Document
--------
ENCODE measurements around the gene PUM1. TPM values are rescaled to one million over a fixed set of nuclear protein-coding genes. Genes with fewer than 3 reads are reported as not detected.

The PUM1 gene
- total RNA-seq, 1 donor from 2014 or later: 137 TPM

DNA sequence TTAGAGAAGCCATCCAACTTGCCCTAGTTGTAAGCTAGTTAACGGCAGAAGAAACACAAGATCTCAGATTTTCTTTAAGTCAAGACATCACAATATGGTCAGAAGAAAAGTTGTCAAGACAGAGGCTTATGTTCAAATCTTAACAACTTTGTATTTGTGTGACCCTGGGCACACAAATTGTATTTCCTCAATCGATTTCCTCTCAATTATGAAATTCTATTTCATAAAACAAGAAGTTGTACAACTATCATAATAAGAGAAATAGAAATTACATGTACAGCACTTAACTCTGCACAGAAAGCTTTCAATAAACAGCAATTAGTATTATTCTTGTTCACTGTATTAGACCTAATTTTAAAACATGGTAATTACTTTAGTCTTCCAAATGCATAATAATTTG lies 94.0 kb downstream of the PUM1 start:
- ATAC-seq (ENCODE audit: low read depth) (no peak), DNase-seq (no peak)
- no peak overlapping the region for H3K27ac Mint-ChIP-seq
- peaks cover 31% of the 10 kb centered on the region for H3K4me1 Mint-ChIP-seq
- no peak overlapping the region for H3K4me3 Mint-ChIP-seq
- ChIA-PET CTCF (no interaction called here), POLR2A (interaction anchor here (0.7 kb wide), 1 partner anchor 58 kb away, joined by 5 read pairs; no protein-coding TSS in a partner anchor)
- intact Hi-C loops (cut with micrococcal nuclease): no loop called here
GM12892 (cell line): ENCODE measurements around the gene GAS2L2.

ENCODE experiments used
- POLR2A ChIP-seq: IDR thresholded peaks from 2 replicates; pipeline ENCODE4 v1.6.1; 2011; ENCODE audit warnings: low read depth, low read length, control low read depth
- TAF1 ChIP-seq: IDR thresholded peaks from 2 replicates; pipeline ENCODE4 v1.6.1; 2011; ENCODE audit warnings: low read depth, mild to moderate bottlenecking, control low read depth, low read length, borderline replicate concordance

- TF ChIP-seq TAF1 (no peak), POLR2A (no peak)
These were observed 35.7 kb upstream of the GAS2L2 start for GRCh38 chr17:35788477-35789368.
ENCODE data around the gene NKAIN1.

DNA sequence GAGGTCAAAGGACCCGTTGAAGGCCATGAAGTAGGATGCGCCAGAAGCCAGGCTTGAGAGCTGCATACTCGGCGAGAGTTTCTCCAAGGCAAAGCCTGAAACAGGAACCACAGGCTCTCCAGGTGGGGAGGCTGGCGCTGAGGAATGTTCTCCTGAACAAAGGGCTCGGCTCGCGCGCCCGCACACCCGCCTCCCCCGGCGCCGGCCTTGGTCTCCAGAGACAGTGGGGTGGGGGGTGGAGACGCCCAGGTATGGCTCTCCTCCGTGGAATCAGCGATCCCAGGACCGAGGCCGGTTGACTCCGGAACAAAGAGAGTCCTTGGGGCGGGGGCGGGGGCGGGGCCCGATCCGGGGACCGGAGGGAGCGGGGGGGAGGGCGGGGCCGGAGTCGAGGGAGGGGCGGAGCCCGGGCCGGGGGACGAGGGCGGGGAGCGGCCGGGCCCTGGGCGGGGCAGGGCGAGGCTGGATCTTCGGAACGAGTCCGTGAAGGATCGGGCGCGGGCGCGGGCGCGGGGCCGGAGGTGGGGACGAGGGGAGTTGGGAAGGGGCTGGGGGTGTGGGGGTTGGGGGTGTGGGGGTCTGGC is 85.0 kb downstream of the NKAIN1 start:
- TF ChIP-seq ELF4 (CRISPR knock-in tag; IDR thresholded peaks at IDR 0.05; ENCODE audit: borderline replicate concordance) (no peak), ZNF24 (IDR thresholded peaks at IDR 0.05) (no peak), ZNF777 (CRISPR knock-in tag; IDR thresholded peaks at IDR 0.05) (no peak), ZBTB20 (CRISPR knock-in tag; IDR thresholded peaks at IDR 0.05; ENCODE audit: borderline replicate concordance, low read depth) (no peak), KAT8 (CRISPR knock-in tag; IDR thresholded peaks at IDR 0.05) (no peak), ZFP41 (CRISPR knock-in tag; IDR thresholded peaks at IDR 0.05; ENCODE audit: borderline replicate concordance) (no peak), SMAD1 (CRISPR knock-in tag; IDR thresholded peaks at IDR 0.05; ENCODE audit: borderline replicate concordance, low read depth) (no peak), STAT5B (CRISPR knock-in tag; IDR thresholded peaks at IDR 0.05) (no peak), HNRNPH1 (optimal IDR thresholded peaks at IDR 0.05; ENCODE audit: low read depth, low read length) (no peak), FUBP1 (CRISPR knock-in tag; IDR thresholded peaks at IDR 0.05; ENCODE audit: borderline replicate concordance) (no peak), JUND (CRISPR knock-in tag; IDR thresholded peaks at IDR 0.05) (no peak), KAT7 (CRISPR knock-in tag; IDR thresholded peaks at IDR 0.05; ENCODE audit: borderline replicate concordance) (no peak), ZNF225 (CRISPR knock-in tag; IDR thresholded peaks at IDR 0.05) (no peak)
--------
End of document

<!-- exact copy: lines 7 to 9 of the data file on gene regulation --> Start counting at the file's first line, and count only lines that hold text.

- peaks cover 31% of the 10 kb centered on the region for H3K4me1 Mint-ChIP-seq
- no peak overlapping the region for H3K4me3 Mint-ChIP-seq
- ChIA-PET CTCF (no interaction called here), POLR2A (interaction anchor here (0.7 kb wide), 1 partner anchor 58 kb away, joined by 5 read pairs; no protein-coding TSS in a partner anchor)